Thanks to the @kidlitexchange network for the review copy of this book – all opinions are my own.
Wish Upon a Sleepover by Suzanne Selfors
(August 7th 2018 ~ Imprint)
Leilani has one goal – to be a part of the ever popular group of Hayley‘s. Who wouldn’t want to be friends with them? The six Hayley’s (all spelled differently) have weekly sleepovers, eat from matching eco-friendly lunchboxes, and wear the same purple Converse sneakers. Determined to impress the Hayleys and finally become their friend, Leilani decides to host her own sleepover and invite them all. Things take a turn for the worst when the invitations get mailed to the names on her Do Not Invite list instead of the intended recipients. In this amazing middle grade novel, Suzanne Selfors combines Hawaiian mythology and elements of the classic tale of Stone Soup to tell a story of a group of misfits who learn the power of friendship. With a descriptive Seattle setting and powerful themes, readers will follow a group of well-written, diverse characters on a small adventure and be inspired to find the sometimes hidden magic in others.
Dollar Kids by Jennifer Richard Jacobson
(August 7th 2018 ~ Candlewick Press)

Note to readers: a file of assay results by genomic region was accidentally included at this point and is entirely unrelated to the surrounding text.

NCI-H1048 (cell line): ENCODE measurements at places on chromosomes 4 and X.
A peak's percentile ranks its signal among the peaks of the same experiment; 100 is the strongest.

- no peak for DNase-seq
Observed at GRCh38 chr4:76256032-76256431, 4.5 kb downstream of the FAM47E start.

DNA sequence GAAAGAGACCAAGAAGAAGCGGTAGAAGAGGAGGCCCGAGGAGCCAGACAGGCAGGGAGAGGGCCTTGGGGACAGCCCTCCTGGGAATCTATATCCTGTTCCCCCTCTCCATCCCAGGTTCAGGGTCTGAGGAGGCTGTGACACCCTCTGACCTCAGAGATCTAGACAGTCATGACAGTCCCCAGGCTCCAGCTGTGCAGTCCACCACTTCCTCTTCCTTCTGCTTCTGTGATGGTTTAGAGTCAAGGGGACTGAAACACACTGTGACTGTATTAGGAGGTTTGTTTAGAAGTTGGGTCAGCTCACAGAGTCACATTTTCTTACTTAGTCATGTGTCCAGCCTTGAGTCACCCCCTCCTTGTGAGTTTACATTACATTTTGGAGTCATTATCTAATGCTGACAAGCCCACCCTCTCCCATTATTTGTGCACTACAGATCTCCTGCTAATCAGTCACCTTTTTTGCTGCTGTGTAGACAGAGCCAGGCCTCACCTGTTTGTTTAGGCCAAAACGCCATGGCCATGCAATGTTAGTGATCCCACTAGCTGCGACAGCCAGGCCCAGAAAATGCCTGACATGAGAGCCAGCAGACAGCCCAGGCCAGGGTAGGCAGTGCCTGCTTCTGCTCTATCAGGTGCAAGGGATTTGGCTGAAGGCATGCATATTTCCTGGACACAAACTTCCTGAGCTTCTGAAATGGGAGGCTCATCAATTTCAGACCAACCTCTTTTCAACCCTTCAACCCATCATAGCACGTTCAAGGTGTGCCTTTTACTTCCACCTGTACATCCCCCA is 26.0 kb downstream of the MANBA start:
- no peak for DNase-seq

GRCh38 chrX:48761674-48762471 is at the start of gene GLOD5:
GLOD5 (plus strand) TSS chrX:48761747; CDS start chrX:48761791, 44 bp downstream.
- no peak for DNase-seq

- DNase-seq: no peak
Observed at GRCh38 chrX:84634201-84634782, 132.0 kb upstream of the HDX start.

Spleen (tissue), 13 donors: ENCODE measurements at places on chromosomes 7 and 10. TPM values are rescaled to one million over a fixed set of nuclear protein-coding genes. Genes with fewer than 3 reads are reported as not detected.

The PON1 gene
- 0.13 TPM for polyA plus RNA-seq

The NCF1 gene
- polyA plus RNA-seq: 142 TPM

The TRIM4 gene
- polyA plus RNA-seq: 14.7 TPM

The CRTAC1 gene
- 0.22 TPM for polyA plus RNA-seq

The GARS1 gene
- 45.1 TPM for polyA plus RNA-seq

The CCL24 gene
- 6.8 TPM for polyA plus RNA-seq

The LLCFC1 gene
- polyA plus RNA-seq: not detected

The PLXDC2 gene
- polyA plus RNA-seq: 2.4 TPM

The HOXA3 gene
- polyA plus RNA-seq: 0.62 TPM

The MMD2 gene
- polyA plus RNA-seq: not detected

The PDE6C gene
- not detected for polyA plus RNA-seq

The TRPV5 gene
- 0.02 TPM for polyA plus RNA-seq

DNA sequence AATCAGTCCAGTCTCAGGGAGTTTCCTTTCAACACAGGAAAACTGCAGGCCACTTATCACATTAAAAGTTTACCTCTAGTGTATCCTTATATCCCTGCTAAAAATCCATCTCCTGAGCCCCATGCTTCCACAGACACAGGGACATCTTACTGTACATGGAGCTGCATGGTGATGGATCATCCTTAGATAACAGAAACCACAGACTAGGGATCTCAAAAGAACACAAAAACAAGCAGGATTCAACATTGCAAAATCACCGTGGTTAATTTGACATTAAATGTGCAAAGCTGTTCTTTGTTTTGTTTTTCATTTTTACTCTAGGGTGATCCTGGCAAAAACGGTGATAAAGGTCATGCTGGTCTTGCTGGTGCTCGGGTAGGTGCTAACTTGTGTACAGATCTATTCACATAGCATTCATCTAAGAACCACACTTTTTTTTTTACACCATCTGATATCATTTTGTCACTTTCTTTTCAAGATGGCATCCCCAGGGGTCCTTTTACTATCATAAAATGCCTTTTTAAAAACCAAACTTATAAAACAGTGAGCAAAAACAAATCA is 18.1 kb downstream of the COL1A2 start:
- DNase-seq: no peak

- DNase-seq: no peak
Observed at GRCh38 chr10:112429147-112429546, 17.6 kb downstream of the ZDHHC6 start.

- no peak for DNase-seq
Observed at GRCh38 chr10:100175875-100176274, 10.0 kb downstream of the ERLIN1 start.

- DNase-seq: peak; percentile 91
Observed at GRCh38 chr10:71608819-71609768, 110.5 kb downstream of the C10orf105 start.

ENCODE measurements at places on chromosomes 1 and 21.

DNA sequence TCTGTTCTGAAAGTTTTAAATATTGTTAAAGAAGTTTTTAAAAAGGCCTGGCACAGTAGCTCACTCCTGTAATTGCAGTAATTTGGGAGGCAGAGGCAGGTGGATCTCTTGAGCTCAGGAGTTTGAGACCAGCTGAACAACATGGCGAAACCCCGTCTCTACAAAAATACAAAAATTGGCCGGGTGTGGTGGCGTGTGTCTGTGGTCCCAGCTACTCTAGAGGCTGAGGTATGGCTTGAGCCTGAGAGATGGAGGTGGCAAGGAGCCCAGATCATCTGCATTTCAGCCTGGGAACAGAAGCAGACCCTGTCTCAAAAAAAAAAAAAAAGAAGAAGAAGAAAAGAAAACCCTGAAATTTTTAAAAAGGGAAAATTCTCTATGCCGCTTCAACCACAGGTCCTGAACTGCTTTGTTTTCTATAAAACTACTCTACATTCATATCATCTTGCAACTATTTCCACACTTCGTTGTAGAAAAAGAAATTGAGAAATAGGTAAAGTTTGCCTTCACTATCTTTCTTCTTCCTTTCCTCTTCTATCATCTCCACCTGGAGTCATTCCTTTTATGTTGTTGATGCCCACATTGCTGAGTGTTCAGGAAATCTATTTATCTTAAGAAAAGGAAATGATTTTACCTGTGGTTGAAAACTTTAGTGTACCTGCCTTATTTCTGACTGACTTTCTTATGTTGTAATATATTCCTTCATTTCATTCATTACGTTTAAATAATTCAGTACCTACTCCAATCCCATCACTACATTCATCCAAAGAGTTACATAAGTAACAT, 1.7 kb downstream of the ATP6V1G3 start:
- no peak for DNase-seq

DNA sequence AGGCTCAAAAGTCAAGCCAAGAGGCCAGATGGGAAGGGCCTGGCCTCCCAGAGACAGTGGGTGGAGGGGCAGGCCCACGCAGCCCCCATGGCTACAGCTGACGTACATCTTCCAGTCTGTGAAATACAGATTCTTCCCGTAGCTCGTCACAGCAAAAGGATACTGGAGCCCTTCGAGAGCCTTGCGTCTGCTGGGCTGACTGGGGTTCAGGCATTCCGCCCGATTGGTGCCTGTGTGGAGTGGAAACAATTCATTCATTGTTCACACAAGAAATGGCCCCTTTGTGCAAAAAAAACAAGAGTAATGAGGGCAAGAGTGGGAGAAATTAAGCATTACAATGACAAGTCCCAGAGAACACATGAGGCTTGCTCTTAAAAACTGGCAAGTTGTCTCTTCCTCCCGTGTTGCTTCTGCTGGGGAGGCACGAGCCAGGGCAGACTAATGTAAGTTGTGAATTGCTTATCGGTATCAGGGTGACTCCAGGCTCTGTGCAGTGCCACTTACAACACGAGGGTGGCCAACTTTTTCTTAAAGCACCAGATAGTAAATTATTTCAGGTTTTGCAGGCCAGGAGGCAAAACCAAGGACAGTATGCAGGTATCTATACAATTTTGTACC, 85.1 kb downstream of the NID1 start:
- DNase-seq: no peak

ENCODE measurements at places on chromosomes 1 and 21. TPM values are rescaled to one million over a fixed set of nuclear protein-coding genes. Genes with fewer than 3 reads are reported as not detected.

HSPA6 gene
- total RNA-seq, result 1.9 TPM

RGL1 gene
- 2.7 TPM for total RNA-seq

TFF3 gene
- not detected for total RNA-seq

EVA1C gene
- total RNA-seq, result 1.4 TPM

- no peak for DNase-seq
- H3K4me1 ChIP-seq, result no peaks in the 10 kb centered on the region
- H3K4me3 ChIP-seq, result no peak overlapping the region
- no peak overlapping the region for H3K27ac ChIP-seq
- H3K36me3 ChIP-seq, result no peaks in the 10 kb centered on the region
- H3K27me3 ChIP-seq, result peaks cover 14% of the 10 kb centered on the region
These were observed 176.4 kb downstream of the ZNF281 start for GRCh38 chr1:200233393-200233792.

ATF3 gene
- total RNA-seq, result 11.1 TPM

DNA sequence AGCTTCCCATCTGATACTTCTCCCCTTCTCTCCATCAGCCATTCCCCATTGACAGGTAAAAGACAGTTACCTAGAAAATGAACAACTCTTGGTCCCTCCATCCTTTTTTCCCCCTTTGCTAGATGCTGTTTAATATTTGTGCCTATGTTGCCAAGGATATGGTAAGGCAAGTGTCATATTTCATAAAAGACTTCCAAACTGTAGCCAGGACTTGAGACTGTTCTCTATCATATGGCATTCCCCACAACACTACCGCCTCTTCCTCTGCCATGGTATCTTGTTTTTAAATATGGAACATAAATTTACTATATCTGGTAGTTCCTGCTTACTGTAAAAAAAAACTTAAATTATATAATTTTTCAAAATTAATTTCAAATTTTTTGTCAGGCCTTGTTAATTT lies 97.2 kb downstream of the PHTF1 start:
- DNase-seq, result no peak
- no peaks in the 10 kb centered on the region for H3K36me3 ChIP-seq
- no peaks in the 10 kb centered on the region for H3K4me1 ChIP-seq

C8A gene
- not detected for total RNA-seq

“Did one person’s fortune always have to come at the expense of someone else?” The Dollar Kids opens with a scene that could be described as familiar and relatable for anyone who grew up with “annoying” younger siblings and neighbors: Loewen Grover tries to enjoy a free moment working on his comics and sketches, but his younger friend and neighbor, Abe, will not stop bothering him with questions. Desperate for some peace and quiet, Loewen gives Abe some money and sends him to the store for some candy. The result of this distraction is a scene ripped from today’s headlines: Abe is unexpectedly killed in a shooting that happens at the store. While Loewen and his family are grappling with this tragedy, he learns about the Dollar Program, which enables families to apply and buy a home for just one dollar in hopes of restoring and repairing the city of Millville. His family applies and is accepted, and Loewen couldn’t be more eager to escape his grief by fleeing to a new town. But his family quickly discovers that this project and town is more than they bargained for. This story is told through the course of the year, which I loved because it allowed to you to see not only the development of the characters, but also the setting itself. Through the character of Loewen, Jennifer Richard Jacobson perfectly captures a difficult aspect of grief: in the face of loss, we always seem to “want” to take responsibility and sink into our feelings of guilt even when the situation is out of our control. Throughout the course of the story, Loewen struggles with these complicated emotions and is surprised to learn of an unexpected person who also feels responsible for his friend’s death. Finally, I loved this story because of its portrayal of community. Communities, whether big or small, will not flourish unless people are open to change and willing to give and receive help. This novel was equal parts entertaining and heartbreaking. The lessons in this story are real, and I think lots of my students could see themselves in this cast of characters. You will be rooting for the Grover family and all of the citizens of Millville!